Article: Value of MBD
Explanation: Model-based Development
Final Issue: Model-based Development Requires the Ability to Expand, Shrink, and Share the Model
This series has examined explanations of conventional model bases while also delving into what exactly model-based development is and what CAE technicians' tasks are. While at first I believed that I had a good understanding of MBD, over the course of this series I soon came to realize that I have much to learn. Though this means that I may have inconvenienced my readers, it provided me with a good chance to rethink model-based development. To finish this series, I would like to study model-based development by focusing on the keywords "zoom-in/zoom-out" and "circulation."
The model's role in a V-model development cycle V-model development cycle
People often pattern their development process after the V-model, using it when explaining model based development, in particular. It conveniently links each step of the development process ("Specification and requirement", "System design", "Subsystem design", "Part design ", "Prototype creation", "Unit evaluation", "Combined evaluation", "System evaluation", and "Comprehensive evaluation") in a workflow, expressing it in an easily understood manner by presenting the study and evaluation progress in a V shape.
The V-model starts with the part specifications and gets more and more detailed as the process moves along. First the prototype becomes more concrete as its trial parts and software become clearer, then it approaches completion thanks to evaluations and revisions, and finally the product comes to fruition when the scope of the evaluations broadens (fig.1).
Fig. 1 V-model development workflow
Divergence and convergence
Recently, however, I have begun to feel uncomfortable about this V-model development cycle. After giving it much thought, I have finally reached a conclusion as to the cause of this discomfort, and therefore would like to give a brief explanation. To put it simply, this V-model development cycle is drawn as a single line, while an actual system is composed of multiple subsystems, and each subsystem is an assemblage of a number of components, sub-assemblies, software, and controllers. The configuration starts from the system design and ends with the complete product, but it is not a single line. Instead, it begins to diverge from the first step, splitting into its greatest number of branches when creating a prototype, and beginning to converge up the ladder when evaluations start. I had thought that the old method was strange because no one had ever explained this to me (figures 2 and 3).
Fig. 2 Divergent development cycle
Fig. 3 Convergent development cycle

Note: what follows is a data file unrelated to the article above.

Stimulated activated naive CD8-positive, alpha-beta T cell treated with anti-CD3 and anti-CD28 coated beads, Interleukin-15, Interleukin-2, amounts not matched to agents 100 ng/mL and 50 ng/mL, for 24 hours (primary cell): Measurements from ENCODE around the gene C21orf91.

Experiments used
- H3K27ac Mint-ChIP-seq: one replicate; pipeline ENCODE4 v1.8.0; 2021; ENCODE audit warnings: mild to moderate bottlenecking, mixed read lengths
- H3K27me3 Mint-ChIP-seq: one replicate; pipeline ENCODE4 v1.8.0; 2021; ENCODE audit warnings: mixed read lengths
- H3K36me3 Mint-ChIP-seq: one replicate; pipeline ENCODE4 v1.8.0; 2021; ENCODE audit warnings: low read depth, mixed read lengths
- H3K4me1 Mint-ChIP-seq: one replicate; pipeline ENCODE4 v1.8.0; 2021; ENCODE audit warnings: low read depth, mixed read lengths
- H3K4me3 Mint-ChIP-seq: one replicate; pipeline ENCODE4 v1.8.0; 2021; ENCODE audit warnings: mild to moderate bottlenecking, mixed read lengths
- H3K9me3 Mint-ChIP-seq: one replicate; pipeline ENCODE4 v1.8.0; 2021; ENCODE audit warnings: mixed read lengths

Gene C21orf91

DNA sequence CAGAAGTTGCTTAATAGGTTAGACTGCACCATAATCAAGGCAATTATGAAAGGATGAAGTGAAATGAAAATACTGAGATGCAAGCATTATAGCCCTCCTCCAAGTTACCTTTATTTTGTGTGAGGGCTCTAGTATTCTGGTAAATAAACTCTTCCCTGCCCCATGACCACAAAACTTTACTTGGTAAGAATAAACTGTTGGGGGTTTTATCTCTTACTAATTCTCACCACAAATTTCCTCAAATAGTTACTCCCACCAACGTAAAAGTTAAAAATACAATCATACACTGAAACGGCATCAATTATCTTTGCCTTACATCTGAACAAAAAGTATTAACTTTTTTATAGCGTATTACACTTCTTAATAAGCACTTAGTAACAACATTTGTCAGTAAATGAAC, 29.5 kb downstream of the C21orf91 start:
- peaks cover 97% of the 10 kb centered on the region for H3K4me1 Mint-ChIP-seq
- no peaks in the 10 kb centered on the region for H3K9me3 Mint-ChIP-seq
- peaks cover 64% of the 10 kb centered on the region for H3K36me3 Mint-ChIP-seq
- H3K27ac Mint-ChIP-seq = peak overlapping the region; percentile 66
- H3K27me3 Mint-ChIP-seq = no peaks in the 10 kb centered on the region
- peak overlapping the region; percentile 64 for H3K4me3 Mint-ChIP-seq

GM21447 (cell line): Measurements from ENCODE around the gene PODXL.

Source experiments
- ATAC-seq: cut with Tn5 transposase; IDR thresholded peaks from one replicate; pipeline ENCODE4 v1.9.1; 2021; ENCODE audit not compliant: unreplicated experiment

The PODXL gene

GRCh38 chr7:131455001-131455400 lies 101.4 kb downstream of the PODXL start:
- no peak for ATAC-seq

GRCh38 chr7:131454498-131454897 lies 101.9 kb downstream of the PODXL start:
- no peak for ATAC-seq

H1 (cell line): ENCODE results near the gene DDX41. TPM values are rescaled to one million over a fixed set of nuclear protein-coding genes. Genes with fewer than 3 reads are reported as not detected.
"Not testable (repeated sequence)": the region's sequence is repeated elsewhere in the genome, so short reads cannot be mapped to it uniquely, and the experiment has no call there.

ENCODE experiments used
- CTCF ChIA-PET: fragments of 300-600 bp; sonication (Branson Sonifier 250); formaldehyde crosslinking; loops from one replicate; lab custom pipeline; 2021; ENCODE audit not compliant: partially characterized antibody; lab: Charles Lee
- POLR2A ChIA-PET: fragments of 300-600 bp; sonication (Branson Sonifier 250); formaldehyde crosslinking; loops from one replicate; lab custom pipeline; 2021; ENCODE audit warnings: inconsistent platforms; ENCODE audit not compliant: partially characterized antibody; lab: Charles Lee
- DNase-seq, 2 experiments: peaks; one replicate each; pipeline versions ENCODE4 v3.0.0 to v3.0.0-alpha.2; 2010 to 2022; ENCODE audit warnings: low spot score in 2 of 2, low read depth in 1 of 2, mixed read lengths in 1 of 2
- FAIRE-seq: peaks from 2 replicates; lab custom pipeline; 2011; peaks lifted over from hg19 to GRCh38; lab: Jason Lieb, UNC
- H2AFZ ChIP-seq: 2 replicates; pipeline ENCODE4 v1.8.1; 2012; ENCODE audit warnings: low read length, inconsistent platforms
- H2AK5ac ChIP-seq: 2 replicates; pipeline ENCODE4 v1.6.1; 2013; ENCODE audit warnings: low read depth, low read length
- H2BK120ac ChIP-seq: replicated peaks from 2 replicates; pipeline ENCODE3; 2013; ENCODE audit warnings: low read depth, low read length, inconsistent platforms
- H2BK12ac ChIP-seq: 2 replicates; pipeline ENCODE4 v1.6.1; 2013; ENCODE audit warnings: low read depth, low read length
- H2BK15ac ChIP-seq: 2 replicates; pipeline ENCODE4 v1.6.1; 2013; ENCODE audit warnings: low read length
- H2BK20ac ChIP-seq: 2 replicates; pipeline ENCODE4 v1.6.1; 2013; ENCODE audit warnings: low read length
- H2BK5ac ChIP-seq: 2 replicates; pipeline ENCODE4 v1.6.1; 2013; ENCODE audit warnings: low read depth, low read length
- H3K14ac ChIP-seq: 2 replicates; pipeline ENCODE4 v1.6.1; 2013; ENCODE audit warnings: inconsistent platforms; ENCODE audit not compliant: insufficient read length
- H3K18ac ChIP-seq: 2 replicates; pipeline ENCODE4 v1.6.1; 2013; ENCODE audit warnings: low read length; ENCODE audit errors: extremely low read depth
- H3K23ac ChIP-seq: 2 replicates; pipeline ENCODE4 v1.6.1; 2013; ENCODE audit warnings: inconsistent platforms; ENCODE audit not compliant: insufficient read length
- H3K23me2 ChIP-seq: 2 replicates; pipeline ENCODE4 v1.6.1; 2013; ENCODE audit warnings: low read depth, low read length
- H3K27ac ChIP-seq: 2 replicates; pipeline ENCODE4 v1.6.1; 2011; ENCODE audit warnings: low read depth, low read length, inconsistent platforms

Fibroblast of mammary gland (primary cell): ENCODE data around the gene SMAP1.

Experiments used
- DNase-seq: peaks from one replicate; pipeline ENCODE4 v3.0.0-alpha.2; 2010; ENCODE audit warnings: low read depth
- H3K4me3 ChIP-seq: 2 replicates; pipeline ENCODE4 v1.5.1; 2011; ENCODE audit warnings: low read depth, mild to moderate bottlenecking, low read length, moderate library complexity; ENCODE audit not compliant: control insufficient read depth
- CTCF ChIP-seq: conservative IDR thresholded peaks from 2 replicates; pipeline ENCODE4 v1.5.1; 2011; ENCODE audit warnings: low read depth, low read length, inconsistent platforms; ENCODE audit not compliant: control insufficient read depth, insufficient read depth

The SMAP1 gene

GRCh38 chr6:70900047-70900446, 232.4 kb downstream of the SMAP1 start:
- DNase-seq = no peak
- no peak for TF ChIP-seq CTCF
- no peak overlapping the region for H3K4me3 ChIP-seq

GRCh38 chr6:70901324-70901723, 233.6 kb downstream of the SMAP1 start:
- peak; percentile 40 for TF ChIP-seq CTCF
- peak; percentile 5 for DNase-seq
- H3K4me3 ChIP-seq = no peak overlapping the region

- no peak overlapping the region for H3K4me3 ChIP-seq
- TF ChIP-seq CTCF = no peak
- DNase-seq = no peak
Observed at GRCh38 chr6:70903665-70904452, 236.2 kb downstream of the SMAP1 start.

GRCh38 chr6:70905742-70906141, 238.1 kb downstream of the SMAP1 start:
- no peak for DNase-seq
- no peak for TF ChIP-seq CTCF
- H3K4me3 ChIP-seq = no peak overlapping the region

An image of the actual development cycle
A development cycle, therefore, is a V-model when seen from the front, but when viewed from the side it actually has a large number of branches, like a person's blood vessels. These branches join together again, becoming a completed product in the end. This clarifies the development cycle, and it seems like an obvious conclusion once a person realizes it. This concept is very common in understanding causes and structures of phenomena, and is similar to FTA (Fault Tree Analysis), which is used when analyzing malfunctions (fig.4).
Fig.4 It is possible to image a development cycle in a three-dimensional view
The information necessary for judgment differs from one process to the next
Designers and engineers have to make correct judgments in each development process. In order to do so, however, they need to have the right amount of information. If they have too little information, they cannot make a judgment to begin with, but on the other hand, they may become confused with too much information and accidentally make a wrong decision. Therefore, it is necessary to filter the information at each step along the way: Designers and engineers need to have a broad point of view in the early stages, while in the later stages they have to take a perspective that is closer to the target because the study becomes more detailed.
In the end, the data in this development cycle becomes the model itself. For this reason, one has to be able to zoom in and zoom out on the model, accessing various groups of data freely. Think about it this way: Local data like the magnetic flux density distribution of each part is unnecessary when a person wants a rough estimate of a motor's thermal rating during operation, whereas the level of loss generation during operation becomes vital.
In times like this, one does not need local losses, but when the evaluation target becomes the local demagnetization of the magnet, detailed part geometry and magnetic flux flow are indispensible. This is why people expect the ability to expand and contract the amount of data that they handle for their models freely, depending on the situation. However, data also must be shared between divergent steps in the process, as mentioned above. For example, when two subsystems that are different, like those of an actuator and a controller,have to coordinate and work together, they have to evaluate performance based on data that they have in common.
Fig. 5 gives a clearer perspective of the development process in 3D by adding axes to the image in fig. 4. By looking at it, one can get a better idea of the characteristics required of a model used in model based development: The vertical axis measures the model's level of detail, the horizontal axis measures the level of development, and the longitudinal axis measures the development progress situation (fig. 5). Increasing the speed of the v-model development cycle leads to increases in the speed and efficiency of development itself, so the model needs mobility along the vertical and horizontal axes in addition to a high level of data circulation.
Fig. 5 Exchanging information freely is required for a model
No single step can be skipped or shortcut during development
All of the steps in the process have to be fulfilled in order to get all of the way from start to finish. This fact becomes evident when looking at the v-model because it takes the divergent steps into consideration. Regardless of whether one is working with a prototype or a 3D analysis, the necessary judgments are unavoidable. When all of the risks in a process are not removed at an early stage, they remain in the following steps and lead to problems and setbacks later on. It is impossible to bring the project to fruition if one jumps from one step to the next without passing each detailed design phase (fig. 6).
3D analysis that uses the finite element method (FEM) does the best job of producing results in a detailed design process. If the model is also created following the concept of model based design, one can easily use it in other branches or processes, and improve development speed by doing so.